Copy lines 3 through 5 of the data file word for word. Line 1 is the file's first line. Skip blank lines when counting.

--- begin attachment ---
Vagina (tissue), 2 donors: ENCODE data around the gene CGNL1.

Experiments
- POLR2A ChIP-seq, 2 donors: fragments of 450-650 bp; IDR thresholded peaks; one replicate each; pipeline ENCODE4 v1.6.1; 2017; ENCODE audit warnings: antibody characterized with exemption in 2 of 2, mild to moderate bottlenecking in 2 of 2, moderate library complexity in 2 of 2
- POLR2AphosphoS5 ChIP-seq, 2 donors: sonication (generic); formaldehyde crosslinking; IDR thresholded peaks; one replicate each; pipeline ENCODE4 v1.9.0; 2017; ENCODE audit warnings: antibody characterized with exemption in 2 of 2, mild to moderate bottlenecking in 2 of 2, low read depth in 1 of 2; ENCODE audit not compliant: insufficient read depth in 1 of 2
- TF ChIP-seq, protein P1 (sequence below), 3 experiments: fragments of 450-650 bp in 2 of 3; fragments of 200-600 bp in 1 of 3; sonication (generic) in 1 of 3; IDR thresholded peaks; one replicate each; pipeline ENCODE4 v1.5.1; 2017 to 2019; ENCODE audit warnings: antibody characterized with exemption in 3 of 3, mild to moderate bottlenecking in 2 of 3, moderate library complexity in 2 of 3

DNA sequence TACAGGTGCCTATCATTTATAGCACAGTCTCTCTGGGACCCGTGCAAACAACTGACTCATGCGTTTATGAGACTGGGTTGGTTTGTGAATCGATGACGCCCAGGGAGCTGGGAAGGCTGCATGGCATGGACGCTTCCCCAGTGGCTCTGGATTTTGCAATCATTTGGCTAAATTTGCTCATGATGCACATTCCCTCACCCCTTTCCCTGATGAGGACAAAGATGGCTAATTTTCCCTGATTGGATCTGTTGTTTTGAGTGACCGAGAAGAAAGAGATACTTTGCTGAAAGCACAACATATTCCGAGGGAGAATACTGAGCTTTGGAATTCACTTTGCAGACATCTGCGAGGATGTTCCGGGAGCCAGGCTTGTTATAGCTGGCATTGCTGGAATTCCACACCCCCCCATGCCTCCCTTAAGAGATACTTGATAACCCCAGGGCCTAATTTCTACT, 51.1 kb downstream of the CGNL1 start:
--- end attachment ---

- POLR2A ChIP-seq, 2 donors: fragments of 450-650 bp; IDR thresholded peaks; one replicate each; pipeline ENCODE4 v1.6.1; 2017; ENCODE audit warnings: antibody characterized with exemption in 2 of 2, mild to moderate bottlenecking in 2 of 2, moderate library complexity in 2 of 2
- POLR2AphosphoS5 ChIP-seq, 2 donors: sonication (generic); formaldehyde crosslinking; IDR thresholded peaks; one replicate each; pipeline ENCODE4 v1.9.0; 2017; ENCODE audit warnings: antibody characterized with exemption in 2 of 2, mild to moderate bottlenecking in 2 of 2, low read depth in 1 of 2; ENCODE audit not compliant: insufficient read depth in 1 of 2
- TF ChIP-seq, protein P1 (sequence below), 3 experiments: fragments of 450-650 bp in 2 of 3; fragments of 200-600 bp in 1 of 3; sonication (generic) in 1 of 3; IDR thresholded peaks; one replicate each; pipeline ENCODE4 v1.5.1; 2017 to 2019; ENCODE audit warnings: antibody characterized with exemption in 3 of 3, mild to moderate bottlenecking in 2 of 3, moderate library complexity in 2 of 3